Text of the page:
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Keeping your Half Marathon Training Program Fresh

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Keeping your Half Marathon Training Program Fresh

With 6 weeks to go until late summer half marathon races such as the SeaWheeze in Vega’s hometown of Vancouver, it’s not too late to integrate variety into your training routine for performance advantages and injury prevention.

Workout monotony can be a goal-oriented runner’s worst nightmare. A predictable routine can challenge your internal motivation, and cause your progress to plateau. Well-designed half marathon training programs implement cross-training recommendations, and leave room for alternative workouts in the event of injury, travel or scheduling conflicts.

Training for a half marathon requires consistency (and a reasonable time commitment), so if your training plan leaves you dreading the weeks ahead rather than looking forward to them, consider adding variety with the training techniques below. Proactive variety can help you continue to progress physically, and maintain motivation throughout your training program.

1.       10 Day Long Run Rotations

If no two weekends are the same for you, consider a 10 day long run rotation rather than completing your long runs on the same day each week. For injury prone runners, this is a great way to build mileage slowly, and allows greater scheduling flexibility for those with schedules constantly in-flux. Mark every 10 days on your calendar for long runs, from now until race day. It’s best to use this technique at least 8 weeks prior to your race, or to begin from a strong 10km base, as it will take you longer to increase your mileage.

2.       Practice Endurance Cardio (in any form!)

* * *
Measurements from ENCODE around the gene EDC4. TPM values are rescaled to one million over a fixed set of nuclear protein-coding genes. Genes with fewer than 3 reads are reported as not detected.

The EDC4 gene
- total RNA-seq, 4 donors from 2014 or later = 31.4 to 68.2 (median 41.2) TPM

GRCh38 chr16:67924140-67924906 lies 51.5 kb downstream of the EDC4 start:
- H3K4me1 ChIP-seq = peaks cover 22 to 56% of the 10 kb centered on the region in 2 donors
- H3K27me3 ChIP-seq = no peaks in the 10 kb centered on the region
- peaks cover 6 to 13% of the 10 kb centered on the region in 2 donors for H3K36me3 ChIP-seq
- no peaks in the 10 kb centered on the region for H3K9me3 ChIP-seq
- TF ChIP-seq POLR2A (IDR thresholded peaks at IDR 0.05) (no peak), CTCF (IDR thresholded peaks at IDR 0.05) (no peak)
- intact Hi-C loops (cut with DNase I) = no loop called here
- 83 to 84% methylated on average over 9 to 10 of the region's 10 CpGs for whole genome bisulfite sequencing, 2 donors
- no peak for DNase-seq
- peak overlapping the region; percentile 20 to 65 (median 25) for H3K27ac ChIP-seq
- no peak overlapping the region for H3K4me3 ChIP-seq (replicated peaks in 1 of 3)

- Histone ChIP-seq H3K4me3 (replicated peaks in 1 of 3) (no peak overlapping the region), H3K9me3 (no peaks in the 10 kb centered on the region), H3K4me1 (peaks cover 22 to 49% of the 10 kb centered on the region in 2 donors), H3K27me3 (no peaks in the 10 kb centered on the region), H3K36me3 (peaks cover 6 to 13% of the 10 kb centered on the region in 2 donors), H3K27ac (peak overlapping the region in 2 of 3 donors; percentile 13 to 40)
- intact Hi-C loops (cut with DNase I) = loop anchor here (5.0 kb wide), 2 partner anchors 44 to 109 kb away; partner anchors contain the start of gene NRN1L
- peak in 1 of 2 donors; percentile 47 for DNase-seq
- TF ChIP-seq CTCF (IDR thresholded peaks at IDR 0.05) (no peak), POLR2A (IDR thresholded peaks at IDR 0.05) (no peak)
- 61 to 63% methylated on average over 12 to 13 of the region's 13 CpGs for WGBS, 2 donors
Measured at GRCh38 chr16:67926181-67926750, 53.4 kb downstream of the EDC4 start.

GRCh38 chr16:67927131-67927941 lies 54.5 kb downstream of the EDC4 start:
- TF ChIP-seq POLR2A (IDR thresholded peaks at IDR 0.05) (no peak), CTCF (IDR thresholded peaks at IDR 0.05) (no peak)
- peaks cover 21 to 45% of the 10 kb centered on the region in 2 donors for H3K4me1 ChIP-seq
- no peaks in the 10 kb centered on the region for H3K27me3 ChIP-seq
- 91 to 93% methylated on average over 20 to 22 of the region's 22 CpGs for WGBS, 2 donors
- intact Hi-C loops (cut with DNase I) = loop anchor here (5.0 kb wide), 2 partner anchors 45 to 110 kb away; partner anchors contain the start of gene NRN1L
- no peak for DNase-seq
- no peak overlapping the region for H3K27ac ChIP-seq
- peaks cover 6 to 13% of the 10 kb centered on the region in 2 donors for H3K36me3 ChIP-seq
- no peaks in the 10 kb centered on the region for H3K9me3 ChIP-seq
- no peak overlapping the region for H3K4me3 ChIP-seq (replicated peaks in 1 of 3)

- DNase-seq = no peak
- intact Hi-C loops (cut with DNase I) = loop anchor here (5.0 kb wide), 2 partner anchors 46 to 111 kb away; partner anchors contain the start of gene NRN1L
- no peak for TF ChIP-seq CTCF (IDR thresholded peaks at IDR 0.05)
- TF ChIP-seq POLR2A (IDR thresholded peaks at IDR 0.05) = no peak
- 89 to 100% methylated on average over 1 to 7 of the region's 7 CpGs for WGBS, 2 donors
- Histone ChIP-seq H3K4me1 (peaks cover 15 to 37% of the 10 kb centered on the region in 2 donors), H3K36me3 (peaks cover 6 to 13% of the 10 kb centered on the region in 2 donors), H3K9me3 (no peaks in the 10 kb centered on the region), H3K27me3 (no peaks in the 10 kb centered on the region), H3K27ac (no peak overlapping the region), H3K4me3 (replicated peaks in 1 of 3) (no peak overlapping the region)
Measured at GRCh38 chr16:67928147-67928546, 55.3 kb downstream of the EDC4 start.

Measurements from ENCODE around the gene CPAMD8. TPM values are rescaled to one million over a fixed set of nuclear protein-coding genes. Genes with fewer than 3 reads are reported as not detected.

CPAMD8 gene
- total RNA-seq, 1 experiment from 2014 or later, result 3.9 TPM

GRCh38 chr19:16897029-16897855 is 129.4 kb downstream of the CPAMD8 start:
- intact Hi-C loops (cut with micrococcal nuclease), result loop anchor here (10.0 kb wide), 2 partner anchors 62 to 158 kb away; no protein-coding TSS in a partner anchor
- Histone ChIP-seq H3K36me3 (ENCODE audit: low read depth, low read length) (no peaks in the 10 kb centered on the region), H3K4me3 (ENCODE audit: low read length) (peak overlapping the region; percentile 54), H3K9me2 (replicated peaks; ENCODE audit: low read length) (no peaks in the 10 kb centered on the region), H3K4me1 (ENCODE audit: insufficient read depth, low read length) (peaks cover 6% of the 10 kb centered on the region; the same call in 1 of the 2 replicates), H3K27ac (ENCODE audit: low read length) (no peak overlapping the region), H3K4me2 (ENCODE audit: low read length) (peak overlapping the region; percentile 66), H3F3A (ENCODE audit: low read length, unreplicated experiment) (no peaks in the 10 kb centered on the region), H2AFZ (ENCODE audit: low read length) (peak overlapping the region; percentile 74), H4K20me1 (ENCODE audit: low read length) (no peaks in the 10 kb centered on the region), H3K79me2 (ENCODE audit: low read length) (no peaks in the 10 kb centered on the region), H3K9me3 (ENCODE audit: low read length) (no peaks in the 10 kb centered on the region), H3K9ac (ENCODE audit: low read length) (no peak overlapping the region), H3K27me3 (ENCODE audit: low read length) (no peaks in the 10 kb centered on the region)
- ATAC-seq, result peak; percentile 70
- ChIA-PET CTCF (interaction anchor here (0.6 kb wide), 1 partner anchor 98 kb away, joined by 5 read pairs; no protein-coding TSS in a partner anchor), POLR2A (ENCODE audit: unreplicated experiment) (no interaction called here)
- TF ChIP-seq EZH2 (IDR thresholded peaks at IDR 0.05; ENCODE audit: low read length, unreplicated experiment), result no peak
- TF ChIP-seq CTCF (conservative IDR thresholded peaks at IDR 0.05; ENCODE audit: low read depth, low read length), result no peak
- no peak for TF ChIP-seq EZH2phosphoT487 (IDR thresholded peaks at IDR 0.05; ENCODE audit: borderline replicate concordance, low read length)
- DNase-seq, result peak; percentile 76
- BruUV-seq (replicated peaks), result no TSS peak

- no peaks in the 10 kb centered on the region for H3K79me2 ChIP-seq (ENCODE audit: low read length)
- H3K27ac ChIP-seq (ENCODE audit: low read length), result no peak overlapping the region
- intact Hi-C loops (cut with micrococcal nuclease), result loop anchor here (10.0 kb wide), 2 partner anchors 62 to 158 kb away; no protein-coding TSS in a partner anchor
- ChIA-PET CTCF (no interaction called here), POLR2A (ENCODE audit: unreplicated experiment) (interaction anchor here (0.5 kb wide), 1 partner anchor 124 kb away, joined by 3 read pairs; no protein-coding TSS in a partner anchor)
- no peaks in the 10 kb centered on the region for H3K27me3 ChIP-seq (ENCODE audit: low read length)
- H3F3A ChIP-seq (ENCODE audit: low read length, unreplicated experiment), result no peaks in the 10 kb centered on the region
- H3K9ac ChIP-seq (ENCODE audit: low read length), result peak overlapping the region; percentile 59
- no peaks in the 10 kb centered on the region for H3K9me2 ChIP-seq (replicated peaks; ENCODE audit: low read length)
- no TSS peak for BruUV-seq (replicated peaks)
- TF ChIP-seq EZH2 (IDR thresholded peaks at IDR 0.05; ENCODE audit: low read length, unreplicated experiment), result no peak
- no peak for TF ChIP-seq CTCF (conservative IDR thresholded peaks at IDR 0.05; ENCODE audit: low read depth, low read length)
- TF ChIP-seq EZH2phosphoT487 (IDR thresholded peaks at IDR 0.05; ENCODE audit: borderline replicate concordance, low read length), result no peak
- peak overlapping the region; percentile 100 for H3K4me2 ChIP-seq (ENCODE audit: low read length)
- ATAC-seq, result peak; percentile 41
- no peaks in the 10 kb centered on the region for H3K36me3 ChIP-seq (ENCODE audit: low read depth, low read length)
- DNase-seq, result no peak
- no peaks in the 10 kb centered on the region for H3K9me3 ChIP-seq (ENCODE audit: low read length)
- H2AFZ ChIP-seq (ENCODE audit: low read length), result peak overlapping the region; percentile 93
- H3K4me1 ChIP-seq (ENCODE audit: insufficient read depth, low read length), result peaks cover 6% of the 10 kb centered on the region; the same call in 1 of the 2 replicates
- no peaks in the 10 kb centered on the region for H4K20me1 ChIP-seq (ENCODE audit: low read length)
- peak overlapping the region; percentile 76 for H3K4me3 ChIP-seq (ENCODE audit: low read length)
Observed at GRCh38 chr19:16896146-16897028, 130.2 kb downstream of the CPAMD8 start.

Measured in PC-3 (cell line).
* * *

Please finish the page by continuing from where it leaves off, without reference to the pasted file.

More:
To build your cardiovascular capacity, and comfort in duration-based activity, consider completing 2 to 3 hour cardio workouts that involve anything but running! Bike riding, power walking (consider wearing a weighted backpack), roller blading, and hiking are good low-medium intensity options. Focus on maintaining hydration and testing mid-workout fuel options to use later in your long runs.

3.       Double Up Your Workouts

If you find it challenging to fit in the right mileage, or you live in a climate where 2 consecutive hours at a reasonable temperature is hard to come across, consider splitting your workout into two sessions. The sessions can build on one another (i.e. a 10km light/easy run in the morning and 5km of higher intensity speed work or hill training in the evening), or be completely different (cardio workout in the morning, and a functional strength workout in the evening). Be sure to eat nutrient dense foods such as seeds, leafy greens, and fruits high in antioxidants. To speed recovery, drink a smoothie after you workout—add in a scoop of Vega’s Sport Performance Protein for a protein boost.

4.       Join a Run Club or Sports Team

Despite running being a very individual sport, including camaraderie through run clubs or team sports (soccer, ultimate Frisbee, touch football, field or ice hockey), will keep you accountable to your goals. Showing up to a drop-in club, or joining a team as a sub can be a good option if you’re hesitant to commitment fully. Team sports can also train your body to recover quickly between bursts of higher intensity. This will help you when you need to dig deep to pass someone on race day.

Here’s to avoiding training monotony and injury, while having more fun on your runs. What races are you running this season?

Emma Andrews

Emma Andrews is a Registered Holistic Nutritionist, certified in Plant-based Cooking. An endurance runner and cross-training addict, Emma believes the kitchen is your playground. She loves exploring new and innovative ingredients, recipes and food trends almost as much as she loves beating a personal best in trail and road races all around North America. Her motto? “Live a life that’s anything but average!” Learn more about her work as a public speaker and wellness educator at emmamazing.com or join her on social @emmamazing_life
Emma Andrews